A married gay man has launched a legal challenge against the government’s decision to deny his public housing application.
Nick Infinger, a 25-year-old permanent resident, filed a judicial review last Thursday. He asked the court to revoke the government’s decision and to declare its policy unconstitutional, as it went against the Basic Law and the Bill of Rights.
Infinger’s solicitor Michael Vidler confirmed to HKFP that the High Court granted leave for the case to be heard.
“We are pleased that the court granted leave so promptly and that it did so without the need for a hearing,” he said, noting that the court gave a green light the day after papers were filed.
According to court documents, Infinger married his husband in Canada in January, then submitted an application for public rental housing in March under the category of “ordinary family.”
The application was rejected in September, with the Hong Kong Housing Authority (HA) saying that same-sex couples were not eligible under its policy.
“The relationship between the Applicant and family members must be either husband and wife, parent and child, grandparent and grandchild,” the HA said in a letter.
The letter also cited the definitions of “husband” and “wife” under the Shorter Oxford English Dictionary, which were understood to refer to heterosexual spouses.
Judicial reviews examine the decision-making processes of administrative bodies. Issues under review must be shown to affect the wider public interest.
Infinger’s lawyers argued that the policy amounted to unjustified discrimination and violated the principle of equality.
“Same-sex couples are… permanently ineligible for the [public housing] benefit. This is so even if they have (like the Applicant in the present case) publicly solemnised their relationship in an overseas jurisdiction permitting it,” they wrote.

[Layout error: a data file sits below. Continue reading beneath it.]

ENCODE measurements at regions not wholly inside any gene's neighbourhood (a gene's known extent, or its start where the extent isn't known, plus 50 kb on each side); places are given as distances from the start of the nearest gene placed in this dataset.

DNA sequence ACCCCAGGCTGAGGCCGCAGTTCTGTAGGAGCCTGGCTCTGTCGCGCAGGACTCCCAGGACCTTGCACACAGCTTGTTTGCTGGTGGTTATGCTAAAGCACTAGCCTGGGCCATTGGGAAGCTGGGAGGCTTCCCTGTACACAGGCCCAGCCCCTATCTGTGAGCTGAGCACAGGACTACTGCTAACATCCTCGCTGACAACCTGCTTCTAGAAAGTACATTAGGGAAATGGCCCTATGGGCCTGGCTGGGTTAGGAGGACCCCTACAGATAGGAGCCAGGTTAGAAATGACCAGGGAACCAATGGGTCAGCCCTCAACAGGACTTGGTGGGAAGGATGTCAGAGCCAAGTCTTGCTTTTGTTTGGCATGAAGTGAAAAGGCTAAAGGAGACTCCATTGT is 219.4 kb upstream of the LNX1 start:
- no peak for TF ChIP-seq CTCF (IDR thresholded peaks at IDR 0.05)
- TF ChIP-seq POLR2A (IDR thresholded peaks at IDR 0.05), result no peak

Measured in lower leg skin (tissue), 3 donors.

“A same-sex partnership, however enduring, loving and co-dependent, and even after having made a public commitment through a same-sex marriage concluded overseas, still cannot constitute an ‘ordinary family’ within the meaning of the policy,” they added.
Infinger’s lawyers argued that the government had a legal burden to justify the differential treatment between same-sex and heterosexual couples.
In July, Vidler won a high-profile court case on LGBTQ rights, representing the lesbian expat QT who sought a spousal visa for her wife. The Court of Final Appeal ruled in QT’s favour and the government had since altered its policy.
The Equal Opportunities Commission noted that there is currently no legislation against discrimination on the grounds of sexual orientation, gender identity or intersex status in Hong Kong.
“In light of the court decision on the QT case, the EOC believes that the Government should comprehensively consider the legal framework and policy measures on same-sex relationship recognition and the protection of equal rights of LGBTI persons in various contexts,” a spokesperson said.